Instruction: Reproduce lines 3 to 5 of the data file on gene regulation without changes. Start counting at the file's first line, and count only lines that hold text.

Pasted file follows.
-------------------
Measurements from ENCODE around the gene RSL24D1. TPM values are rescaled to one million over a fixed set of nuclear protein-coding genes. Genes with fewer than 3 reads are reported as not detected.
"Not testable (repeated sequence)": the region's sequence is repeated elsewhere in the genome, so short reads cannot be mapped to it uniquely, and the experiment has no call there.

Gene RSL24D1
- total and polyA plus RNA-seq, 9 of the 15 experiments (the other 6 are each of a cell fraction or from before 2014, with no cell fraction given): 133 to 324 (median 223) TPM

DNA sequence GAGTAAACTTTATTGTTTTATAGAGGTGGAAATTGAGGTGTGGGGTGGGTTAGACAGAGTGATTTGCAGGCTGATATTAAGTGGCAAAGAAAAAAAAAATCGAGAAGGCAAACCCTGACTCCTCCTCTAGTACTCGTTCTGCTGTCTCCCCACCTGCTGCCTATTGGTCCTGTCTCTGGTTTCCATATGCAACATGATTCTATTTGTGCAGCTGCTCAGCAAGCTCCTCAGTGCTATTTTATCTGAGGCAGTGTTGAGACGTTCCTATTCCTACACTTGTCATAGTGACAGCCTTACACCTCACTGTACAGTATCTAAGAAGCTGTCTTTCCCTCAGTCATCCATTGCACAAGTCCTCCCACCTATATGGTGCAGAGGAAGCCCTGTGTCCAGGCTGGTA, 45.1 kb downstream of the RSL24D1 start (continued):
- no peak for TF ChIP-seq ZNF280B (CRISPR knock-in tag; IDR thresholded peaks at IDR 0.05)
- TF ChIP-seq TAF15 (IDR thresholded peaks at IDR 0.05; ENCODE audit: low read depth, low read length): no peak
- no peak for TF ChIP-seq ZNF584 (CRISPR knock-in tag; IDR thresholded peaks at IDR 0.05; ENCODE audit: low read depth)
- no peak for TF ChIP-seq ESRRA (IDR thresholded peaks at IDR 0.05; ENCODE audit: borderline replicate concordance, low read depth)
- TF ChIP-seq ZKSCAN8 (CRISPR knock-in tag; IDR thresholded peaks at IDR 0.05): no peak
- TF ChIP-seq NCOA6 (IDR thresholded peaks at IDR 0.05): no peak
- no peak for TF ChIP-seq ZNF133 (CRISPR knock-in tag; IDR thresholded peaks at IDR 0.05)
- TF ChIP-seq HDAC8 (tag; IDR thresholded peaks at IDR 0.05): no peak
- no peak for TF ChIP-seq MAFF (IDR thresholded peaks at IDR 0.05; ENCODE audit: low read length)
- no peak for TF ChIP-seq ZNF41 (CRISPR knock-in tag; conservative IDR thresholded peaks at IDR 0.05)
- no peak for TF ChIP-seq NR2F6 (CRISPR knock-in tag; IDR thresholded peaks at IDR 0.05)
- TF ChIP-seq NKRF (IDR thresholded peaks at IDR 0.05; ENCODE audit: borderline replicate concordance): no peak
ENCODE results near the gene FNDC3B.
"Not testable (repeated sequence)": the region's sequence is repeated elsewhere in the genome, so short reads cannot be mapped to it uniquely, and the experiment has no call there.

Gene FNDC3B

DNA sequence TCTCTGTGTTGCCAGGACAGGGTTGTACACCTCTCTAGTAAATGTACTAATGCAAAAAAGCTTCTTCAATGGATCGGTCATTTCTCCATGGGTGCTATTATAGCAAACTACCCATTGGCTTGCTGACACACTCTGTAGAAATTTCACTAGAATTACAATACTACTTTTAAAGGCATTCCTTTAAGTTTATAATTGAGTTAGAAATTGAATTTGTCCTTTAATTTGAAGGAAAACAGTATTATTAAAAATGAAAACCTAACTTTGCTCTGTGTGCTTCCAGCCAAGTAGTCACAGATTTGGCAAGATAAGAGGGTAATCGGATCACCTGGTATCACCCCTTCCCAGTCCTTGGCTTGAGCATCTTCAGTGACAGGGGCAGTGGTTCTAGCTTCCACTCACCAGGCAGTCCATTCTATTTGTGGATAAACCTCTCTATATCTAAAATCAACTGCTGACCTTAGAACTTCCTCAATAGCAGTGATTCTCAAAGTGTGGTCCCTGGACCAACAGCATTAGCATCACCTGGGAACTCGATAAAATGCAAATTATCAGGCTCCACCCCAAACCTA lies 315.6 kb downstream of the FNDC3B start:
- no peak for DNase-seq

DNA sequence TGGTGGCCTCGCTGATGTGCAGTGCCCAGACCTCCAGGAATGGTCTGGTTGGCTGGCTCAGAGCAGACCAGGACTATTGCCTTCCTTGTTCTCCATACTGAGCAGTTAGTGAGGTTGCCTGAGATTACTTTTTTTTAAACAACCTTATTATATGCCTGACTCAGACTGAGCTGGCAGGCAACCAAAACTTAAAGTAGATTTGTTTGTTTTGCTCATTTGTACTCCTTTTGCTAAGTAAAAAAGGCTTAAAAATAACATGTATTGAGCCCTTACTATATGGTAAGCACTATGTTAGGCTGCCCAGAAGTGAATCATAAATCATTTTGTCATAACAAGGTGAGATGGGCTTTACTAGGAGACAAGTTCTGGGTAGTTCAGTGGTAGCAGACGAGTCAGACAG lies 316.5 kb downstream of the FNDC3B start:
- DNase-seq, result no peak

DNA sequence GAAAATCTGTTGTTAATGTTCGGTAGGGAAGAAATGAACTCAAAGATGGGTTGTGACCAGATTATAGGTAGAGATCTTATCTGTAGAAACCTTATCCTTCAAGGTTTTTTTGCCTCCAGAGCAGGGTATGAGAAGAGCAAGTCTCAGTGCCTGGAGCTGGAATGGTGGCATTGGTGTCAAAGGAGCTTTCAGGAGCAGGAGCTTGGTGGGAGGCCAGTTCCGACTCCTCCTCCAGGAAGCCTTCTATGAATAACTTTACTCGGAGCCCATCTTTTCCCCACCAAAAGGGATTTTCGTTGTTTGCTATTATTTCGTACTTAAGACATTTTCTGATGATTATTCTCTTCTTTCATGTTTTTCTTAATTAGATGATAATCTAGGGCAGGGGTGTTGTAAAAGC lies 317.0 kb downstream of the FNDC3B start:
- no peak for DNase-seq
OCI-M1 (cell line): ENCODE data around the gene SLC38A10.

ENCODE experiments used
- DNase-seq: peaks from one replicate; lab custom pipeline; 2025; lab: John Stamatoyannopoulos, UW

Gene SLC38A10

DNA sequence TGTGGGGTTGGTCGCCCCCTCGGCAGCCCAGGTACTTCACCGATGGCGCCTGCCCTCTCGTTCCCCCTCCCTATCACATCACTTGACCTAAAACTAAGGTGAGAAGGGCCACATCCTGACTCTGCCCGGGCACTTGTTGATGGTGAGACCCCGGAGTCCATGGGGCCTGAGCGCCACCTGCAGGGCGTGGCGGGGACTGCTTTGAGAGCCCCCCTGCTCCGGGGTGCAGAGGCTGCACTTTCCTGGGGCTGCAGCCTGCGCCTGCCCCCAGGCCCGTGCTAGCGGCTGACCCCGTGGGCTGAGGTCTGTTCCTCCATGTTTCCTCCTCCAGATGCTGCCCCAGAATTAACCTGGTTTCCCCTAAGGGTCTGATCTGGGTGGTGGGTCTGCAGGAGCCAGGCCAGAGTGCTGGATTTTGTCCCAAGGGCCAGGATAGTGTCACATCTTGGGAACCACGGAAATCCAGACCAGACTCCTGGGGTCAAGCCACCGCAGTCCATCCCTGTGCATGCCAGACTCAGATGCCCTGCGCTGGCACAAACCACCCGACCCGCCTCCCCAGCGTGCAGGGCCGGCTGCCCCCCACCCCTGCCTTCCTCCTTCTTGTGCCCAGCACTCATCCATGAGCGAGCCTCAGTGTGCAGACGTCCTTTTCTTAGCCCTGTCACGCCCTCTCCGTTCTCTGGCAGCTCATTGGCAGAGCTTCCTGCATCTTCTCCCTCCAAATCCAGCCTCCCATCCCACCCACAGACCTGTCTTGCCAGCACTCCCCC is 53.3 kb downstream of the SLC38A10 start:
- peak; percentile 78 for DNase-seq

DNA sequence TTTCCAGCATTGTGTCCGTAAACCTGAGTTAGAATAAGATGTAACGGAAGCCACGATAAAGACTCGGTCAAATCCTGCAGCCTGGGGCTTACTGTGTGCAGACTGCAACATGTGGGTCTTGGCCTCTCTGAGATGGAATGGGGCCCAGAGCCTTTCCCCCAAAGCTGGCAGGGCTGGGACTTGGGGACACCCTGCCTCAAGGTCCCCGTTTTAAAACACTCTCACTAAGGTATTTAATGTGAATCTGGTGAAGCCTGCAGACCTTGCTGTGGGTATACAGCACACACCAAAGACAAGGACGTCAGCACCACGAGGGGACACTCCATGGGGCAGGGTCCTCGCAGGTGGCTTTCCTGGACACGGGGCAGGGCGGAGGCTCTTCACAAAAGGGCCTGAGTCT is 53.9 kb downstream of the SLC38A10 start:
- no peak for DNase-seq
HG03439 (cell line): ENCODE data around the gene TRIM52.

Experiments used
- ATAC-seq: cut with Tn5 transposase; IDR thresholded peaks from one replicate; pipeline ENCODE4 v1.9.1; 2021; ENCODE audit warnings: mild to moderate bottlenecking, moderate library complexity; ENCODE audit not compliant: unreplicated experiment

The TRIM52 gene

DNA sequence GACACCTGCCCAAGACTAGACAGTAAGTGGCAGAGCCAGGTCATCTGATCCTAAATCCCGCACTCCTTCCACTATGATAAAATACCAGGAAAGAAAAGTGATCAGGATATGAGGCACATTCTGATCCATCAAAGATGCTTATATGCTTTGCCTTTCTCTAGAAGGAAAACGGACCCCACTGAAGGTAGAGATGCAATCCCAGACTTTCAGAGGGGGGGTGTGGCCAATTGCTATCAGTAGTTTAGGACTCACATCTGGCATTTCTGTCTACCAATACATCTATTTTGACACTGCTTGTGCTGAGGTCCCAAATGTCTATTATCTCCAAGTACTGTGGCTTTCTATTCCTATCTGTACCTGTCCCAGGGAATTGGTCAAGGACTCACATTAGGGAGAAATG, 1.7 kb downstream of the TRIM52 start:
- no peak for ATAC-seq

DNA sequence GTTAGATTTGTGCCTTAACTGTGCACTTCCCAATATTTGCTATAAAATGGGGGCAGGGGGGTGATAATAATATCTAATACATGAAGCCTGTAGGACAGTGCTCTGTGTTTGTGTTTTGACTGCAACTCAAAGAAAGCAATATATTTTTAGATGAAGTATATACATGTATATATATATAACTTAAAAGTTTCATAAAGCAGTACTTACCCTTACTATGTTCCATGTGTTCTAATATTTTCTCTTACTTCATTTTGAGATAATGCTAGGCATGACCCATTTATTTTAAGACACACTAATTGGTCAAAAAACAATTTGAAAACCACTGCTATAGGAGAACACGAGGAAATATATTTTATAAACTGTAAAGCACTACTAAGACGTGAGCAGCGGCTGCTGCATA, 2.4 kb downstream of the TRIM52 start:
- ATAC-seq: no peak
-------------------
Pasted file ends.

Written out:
Gene RSL24D1
- total and polyA plus RNA-seq, 9 of the 15 experiments (the other 6 are each of a cell fraction or from before 2014, with no cell fraction given): 133 to 324 (median 223) TPM

DNA sequence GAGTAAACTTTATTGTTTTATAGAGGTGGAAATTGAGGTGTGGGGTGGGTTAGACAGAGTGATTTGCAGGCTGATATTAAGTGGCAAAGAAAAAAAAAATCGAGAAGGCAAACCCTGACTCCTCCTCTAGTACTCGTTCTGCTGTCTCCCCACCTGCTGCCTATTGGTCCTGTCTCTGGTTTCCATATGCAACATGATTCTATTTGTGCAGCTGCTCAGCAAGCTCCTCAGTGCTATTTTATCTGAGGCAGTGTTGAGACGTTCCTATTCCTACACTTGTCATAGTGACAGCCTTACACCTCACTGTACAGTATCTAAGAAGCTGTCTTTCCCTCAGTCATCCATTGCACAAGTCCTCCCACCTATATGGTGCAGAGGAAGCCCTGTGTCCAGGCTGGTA, 45.1 kb downstream of the RSL24D1 start (continued):